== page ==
But Egypt talks to Hamas on behalf of Israel. Egypt is the go between in trying to free Copl. Gilad Shalit. Egypt is trying to negotiate a long term truce that would stop the rockets still being fired into Israel.

Egypt’s friendship is the legacy of Jimmy Carter.

Meanwhile Benjamin “Bibi” Netanyahu is dithering on forming a coalition that will rule Israel for the next four years. He has an almost impossible task and he will probably use all of the six weeks allotted to him by law, while Ehud Olmert’s cabinet continues to govern Israel.

Bibi’s task task is complicated by a prior commitment to Shas, the fundamentalist Orthodox movement with 11 seats and the necessity to bring in Avigdor Lieberman’s largely Russian party with 15 seats. Shas and Lieberman hate each other. In the election campaign , the Shas leader declared “ a vote for Lieberman is a vote for the devil.”

Lieberman is accused of racism and financial misdealings, but his is the only party which campaigned for human rights. The police are investigating many allegations including money laundering but he campaigned for the human right of civil marriage. It is estimated that 300,000 of the million Russian immigrants can’t be married by the Orthodox Rabbinate.

Shas, of course, will fight to the death to maintain the Orthodox monopoly over marriage.

Tsipi Livini’s Kadima party, with 28 seats as against Likud’s 27. would also vote for civil marriage. But she would not countenance joining with Bibi’s Likud unless Bibi accepts the dictum of two states for two peoples.

So far Bibi has refused to support a Palestinian state on the West Bank

How will Bibi solve this dilemma? Read my next column in two weeks.

Lurie's column also appears in the Jewish Journal of South Florida

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Escape: new novel about Elizabethan Crypto-Jews

By Karen Primack

SILVER SPRING, Maryland— Charles Meyers is a scholar who concentrates on Portuguese Anousim in Elizabethan England. He has many published articles, including “Elizabethan Marranos Unmasked,” which appears on the Kulanu website. He is co-editor with Dr. Norman Simms of Troubled Souls: Conversos, Crypto-Jews, and Other Confused Jewish Intellectuals from the Fourteenth through the Eighteenth Century.

In Escape,his first venture into fiction, Meyers tries to fill
some gaps in the historical record he has been studying for 35
years. His historical subject is Dr. Hector Nunes, a 16th century physician from a Jewish Portuguese family who relocated in England, married “a pious Jewess,” and practiced espionage as well as medicine and commerce. His novel’s protagonist is Dr. Heitor Nunes, whose story parallels the historical record, but details are fleshed out from Meyers’s imagination and knowledge of the period.

The book begins with Nunes’s persecution by the Holy
Office of the Inquisition as a medical student in Coimbra,

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Portugal, and continues with his terrifying escape on a cargo ship to Bristol, his unsatisfying life with his uncle’s family in that city, and his departure to make a life for himself in London.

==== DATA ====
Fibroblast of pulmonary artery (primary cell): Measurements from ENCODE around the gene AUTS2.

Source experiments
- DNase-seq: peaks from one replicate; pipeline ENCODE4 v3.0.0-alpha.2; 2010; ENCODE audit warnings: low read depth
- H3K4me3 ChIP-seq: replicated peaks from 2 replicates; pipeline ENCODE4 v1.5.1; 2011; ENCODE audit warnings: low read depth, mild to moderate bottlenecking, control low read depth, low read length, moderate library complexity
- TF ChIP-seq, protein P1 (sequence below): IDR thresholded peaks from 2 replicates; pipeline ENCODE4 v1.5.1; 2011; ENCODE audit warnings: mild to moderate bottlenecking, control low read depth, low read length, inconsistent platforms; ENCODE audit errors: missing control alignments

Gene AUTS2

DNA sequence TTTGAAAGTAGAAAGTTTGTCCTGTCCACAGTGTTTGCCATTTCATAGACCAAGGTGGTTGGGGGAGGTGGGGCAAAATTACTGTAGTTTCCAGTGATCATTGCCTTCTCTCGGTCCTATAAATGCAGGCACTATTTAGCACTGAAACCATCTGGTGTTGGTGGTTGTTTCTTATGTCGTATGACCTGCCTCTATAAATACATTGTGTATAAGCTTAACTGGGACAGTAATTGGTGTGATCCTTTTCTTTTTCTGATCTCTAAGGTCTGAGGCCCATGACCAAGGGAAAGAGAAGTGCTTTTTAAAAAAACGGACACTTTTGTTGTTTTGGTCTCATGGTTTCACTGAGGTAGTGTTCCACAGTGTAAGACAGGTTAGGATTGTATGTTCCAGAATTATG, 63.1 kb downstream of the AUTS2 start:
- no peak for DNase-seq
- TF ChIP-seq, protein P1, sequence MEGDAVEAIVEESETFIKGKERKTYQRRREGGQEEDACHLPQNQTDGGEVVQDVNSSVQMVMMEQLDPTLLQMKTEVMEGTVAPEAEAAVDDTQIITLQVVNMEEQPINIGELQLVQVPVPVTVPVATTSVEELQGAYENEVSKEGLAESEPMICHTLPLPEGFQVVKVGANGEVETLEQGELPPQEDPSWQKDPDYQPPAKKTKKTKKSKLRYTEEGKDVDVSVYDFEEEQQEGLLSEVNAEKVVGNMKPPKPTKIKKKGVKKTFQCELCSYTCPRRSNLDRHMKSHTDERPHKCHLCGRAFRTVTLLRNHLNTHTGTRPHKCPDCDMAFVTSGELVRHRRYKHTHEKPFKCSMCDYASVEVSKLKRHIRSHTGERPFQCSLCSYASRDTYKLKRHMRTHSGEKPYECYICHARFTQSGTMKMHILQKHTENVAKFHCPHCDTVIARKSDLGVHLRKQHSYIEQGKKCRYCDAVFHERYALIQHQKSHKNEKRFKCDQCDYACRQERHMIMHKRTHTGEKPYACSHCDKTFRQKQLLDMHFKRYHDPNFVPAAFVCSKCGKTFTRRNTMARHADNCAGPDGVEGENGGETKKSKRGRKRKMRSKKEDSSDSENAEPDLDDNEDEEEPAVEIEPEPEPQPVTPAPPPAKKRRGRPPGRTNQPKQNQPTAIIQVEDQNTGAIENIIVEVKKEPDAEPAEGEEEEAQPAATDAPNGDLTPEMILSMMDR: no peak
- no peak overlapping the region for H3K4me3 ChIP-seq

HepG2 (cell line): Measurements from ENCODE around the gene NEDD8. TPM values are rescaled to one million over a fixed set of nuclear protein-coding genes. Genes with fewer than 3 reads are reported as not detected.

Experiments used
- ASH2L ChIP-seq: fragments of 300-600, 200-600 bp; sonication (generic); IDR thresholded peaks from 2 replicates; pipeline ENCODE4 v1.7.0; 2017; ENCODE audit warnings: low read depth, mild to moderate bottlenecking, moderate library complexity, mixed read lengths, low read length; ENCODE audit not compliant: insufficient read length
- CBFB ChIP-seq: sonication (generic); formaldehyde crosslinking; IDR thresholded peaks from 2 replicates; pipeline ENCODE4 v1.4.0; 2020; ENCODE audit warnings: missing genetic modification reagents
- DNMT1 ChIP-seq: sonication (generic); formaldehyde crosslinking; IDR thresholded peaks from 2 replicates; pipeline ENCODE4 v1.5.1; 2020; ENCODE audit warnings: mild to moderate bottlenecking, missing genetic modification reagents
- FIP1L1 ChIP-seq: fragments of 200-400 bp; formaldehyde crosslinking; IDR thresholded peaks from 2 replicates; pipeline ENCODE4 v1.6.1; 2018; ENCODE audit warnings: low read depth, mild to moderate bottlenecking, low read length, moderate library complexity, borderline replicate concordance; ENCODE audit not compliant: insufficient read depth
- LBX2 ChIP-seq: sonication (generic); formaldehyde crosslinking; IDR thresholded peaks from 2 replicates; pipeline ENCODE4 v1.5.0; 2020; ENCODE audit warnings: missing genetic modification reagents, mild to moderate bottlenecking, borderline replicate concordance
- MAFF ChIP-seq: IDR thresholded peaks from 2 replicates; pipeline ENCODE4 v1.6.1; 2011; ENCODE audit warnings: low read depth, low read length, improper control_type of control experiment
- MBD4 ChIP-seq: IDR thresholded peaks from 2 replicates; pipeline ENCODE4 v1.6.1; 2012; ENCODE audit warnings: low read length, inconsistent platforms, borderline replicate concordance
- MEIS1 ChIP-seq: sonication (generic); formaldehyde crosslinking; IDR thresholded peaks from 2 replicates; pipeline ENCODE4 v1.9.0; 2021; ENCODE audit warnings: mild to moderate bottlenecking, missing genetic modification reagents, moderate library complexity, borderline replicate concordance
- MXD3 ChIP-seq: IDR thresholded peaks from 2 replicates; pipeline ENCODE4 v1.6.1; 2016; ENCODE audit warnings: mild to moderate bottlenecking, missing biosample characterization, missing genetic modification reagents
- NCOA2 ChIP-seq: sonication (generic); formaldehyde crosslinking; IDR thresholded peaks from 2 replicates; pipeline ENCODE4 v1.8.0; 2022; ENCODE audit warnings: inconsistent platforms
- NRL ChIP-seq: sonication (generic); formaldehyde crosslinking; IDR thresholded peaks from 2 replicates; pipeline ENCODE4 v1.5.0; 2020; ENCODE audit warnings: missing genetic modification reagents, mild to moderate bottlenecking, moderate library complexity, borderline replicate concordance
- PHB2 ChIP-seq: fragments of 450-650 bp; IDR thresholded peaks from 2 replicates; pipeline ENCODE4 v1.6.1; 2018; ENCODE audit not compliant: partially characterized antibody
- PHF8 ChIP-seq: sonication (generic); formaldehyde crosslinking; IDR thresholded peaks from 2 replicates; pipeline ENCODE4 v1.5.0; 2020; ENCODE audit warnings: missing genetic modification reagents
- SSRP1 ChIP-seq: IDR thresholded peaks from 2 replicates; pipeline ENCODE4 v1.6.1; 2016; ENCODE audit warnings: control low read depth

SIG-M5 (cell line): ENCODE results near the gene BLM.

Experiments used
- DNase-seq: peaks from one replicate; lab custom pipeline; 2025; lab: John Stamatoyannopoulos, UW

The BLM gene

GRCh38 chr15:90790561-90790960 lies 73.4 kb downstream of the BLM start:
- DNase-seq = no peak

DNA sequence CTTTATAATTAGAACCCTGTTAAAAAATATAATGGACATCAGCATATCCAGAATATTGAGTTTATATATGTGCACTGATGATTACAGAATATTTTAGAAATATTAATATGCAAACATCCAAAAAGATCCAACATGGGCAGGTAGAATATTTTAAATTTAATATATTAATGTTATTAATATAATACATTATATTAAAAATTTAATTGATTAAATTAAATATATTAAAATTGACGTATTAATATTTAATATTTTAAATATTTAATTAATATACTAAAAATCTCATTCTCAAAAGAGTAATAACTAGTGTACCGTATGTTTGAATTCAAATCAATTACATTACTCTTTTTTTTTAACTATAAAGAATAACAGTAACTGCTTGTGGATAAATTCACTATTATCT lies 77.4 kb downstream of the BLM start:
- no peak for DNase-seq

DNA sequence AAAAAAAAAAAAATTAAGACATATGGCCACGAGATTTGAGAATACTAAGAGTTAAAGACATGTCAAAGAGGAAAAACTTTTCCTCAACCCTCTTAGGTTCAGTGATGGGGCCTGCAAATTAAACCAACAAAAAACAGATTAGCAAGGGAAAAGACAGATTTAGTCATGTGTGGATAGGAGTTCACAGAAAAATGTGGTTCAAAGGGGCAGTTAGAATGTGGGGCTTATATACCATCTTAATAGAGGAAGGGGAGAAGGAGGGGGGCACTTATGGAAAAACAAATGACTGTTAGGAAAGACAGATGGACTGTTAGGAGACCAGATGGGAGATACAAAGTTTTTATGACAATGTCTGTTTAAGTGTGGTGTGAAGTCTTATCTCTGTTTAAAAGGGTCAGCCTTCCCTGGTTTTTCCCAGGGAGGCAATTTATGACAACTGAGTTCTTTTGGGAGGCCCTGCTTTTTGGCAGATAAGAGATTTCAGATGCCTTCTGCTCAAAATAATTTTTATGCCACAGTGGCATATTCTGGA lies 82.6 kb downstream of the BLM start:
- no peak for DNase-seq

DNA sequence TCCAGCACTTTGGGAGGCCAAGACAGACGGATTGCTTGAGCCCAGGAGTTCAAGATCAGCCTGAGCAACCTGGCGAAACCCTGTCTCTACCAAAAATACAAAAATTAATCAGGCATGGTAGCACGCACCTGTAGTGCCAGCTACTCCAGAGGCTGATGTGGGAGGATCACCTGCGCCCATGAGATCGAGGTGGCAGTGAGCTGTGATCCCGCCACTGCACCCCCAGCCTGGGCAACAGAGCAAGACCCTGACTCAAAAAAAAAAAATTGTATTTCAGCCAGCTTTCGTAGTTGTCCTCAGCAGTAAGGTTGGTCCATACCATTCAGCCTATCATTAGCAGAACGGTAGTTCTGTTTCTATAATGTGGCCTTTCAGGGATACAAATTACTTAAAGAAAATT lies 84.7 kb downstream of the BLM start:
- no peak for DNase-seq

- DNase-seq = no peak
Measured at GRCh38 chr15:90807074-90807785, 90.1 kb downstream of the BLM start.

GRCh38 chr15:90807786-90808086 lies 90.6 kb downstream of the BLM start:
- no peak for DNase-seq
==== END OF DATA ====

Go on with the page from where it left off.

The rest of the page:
Meyers is working on a sequel novel, to be titled Alien Sojourn.

The author’s scholarly grasp of the period gives the reader
vivid descriptions of everything from the public streets in England (dung-filled), to the food (available edibles are itemized in great detail, as are the Portuguese delectables Nunes profoundly misses), to Elizabethan shipping procedures and cargoes, to the British treatment of foreigners (dismissive at best). Personalities of the factual and imagined characters are fleshed out (Nunes comes off as a querulous brat).

Meyers cites the theme as Nunes’s drive for social acceptance
and social mobility, regardless of the cost. This persistent
drive comes across well.

The book is self-published, and it is to be hoped that future
printings will have the many typos corrected. The book is engrossing and certainly brings the reader into the period. To
order a copy, contact the author at scholar3@hargray.com.

Karen Primack has been editor for 15 years of the Kulanu Newsletter (www.kulanu.org), from which this article is reprinted.  She has also edited two books:  Jews in Places You Never Thought Of (1998) and Under One Canopy - Readings in Jewish Diversity (2003).

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PURIMSHPIEL—As Haman (Seth MacNeely) sings his swan song, he is watched, from left, by Queen Esther (Esther Fionda); Mordechai
(Jerry Hermes); serving girl (Betty Menkin), and the Aflac duck (Martha Greenstone), among other cast members.


In Beach Boys Purimsphpiel, Haman wants to 'Hang Ten'

By Donald H. Harrison

SAN DIEGO—Purim shpielers at Tifereth Israel Synagogue last night went on a surfin’ shofar-i  in which the Book of Esther was retold —loosely— with parodies of the songs of the Beach Boys. 

For congregants who grew up in the 60’s—and who now are in their 60s— the parody written by New York composer Norman Roth was a ride in a woodie down memory lane.  For youngsters, who sat crossed legged on the floor in front of the stage and who never heard of  Wilson brothers Brian, Carl and Dennis, nor their cousin Mike Love, it was a rollickin’ introduction to their grandparents’ era as well as to the craziness of a Megillah reading.